Day 1 – 12th April 2017

View Day 1 Movie by Leon Annadale

Something to think about.

Okay so I missed last years tour due to budgetry constraints. This year I am fortunate to join the madness again as videographer albeit alone without my side kick Richard Dalziel, the editor from previous years.

I travelled up to Heidelberg with the knowledge that the participants of the tour were in for a wonderful adventure, as was I. I love the fact that there are so many different personalities on the tour. I love the fact that we are a diverse group of people riding through a very diverse country.

So onto Day 1. All was good actually. The roads as usual are filled with potholes and as a results there were some punctures along the way but that is to be expected. What I did not expect was for my camera to malfunction on me. Problem. No camera, no documentary…

So I had to make a decision, quickly. I decided to drive home from the Villers to the KZN Midlands where I live to fetch another camera and remedy the situation as soon as I could.

6 hours later I was back with the team in Villiers with a new camera, which I still have to learn how to use. Problem solved. Apologies for the scare Tony!

The thing is… that while I was traveling along the N3 back home it gave me a chance to think about what we are all trying to achieve by riding and participating in this event. I have realized that, at this time of uncertainty and confusion in SA we are given a break. A real break to focus on ourselves and our bodies and not be distracted from the noise/news in the media. We have the opportunity to make a real difference if only for one person. This is key for me because even though we sometimes feel helpless or voiceless… fill in the blank… This tour allows one to make a difference and hold our heads high and bring some good news to the country and to the world. Something to be proud of.

I look forward to the next week and a bit and I am excited to make new friends and take awesome photographs and hopefully put together a documentary you can all use to further this amazing 1965 Ride.

All the best.


Louis Bolton


Every now and again you got to do something that is totally out of your character.

I have driven down to Queenstown on several occasion however nothing, and I mean nothing, could prepare me fro what lay ahead as we prepared to take the more scenic route down to the majestic Province.

By scenic I do not only mean the route but our mode of transport as well.

So with the excitement of a two year old with carte blanche in a sweet shop, we mounted our saddles set off on our “shot left” journey from Johannesburg to Queenstown.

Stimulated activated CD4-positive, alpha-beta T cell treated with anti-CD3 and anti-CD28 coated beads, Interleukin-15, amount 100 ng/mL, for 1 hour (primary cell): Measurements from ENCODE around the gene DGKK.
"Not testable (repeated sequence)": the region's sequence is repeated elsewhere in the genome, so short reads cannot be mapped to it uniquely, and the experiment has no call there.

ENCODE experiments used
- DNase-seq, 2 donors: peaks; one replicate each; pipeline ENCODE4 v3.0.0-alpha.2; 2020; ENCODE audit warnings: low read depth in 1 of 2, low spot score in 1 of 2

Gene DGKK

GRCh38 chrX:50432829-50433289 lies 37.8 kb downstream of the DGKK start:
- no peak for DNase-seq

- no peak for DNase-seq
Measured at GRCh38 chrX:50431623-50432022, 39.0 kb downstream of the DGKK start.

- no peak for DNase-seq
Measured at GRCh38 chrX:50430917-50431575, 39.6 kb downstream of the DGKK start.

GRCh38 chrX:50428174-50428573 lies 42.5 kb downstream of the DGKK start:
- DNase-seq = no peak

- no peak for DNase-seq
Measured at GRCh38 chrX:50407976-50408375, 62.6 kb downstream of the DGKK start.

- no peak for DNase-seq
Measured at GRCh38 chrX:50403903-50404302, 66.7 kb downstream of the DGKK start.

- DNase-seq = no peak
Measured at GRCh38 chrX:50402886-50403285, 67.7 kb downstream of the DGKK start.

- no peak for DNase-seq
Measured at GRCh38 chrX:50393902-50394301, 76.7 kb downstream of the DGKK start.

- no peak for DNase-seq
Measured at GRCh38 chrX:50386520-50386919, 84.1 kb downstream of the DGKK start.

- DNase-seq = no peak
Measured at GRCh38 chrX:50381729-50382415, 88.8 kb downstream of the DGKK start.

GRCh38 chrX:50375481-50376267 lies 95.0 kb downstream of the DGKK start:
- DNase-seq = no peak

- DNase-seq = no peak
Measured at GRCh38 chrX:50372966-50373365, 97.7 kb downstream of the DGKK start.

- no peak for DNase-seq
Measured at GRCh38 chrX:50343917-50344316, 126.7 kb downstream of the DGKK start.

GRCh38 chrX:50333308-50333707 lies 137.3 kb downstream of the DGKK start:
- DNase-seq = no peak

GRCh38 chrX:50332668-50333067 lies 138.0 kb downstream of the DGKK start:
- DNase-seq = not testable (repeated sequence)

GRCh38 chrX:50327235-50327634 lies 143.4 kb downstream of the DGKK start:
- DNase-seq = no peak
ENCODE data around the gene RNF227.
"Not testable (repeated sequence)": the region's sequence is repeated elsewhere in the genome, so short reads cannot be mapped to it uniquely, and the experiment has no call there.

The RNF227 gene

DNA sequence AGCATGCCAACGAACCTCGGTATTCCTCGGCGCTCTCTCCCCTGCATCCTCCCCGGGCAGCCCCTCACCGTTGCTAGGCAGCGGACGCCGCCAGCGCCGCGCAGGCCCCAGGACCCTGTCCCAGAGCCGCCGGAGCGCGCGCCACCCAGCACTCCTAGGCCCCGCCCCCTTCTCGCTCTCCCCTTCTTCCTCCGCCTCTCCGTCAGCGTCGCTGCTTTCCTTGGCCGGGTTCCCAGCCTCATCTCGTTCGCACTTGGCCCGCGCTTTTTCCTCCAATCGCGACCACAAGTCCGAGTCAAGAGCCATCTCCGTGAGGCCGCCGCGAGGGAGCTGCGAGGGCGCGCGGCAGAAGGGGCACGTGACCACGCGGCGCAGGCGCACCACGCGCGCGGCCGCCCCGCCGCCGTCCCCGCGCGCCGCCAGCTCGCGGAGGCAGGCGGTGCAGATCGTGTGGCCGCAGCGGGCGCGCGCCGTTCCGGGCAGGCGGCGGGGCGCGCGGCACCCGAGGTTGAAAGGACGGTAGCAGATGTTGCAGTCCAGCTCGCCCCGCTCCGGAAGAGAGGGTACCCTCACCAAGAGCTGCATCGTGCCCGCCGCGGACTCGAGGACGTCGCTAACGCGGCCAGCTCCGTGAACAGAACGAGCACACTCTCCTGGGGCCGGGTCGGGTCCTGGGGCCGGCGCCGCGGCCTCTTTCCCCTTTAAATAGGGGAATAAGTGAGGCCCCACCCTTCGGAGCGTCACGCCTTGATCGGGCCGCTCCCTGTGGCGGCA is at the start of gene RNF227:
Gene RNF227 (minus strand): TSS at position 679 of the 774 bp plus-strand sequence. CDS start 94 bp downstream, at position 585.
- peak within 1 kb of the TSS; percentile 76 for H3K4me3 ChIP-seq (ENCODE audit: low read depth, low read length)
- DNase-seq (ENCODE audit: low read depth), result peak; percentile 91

Well for Day 1 of this epic journey that many have termed as life changing.

Now I have heard many interesting stories about this ride, many of which I must admit, I thought were urban legends or something from mystical children’s books stories. But alas.

We departed from our starting point, Life Suikerbosrand Hospital, in Heidelberg with a unique escort of our own. I doubt many people have ever been escorted out of a town by growling Harley Davidson’s while they man powered two wheeled machine out of town. If that was not on my bucket list, now it was and I have gladly ticked it off.

Once we were finally made our way out of gloomy Heidelberg  and our mighty machine Harley escort left us to be on our merry way, the rolling hills of tarmac ahead of us looked like a cyclist dream, even for us part timers.

But it was not to be.

We soon realised that we were dealing with more pot holes than actually roads and that the day would be dominated by punctures, “crators” and the rest of the peleton trying to chase down Annie, who for some reason was the only one who was not phased about the “glorious” conditions under our tyres.

Within the first 50km of the ride we had 4 punctures and one, two, three or four people having had an encounter with a pot hole along the way.

Now for those of you who think that changing a bicycle tube was easy, think again. There is a group of gentlemen, no names mention Big Mike, Lungisa and James, who seemed to battle with this rather easy task. So much so that the ladies on the tour, Annie and Lauren had to offer a helping hand so that things could happen and we could move on.

Our stop for the day was a small one street town, Villiers. Charming little place that Villiers, in fact if ever you need a break and want to go to a place with not much to do, that’s your place. We arrived there with everyone still smiling and Lungisa Tshele still telling us that his diesel engine was still warming up. I have driven a few diesel engines in my life and I’m not sure what kind of engine takes over 100km to warm up but maybe he will be able to explain it to you.

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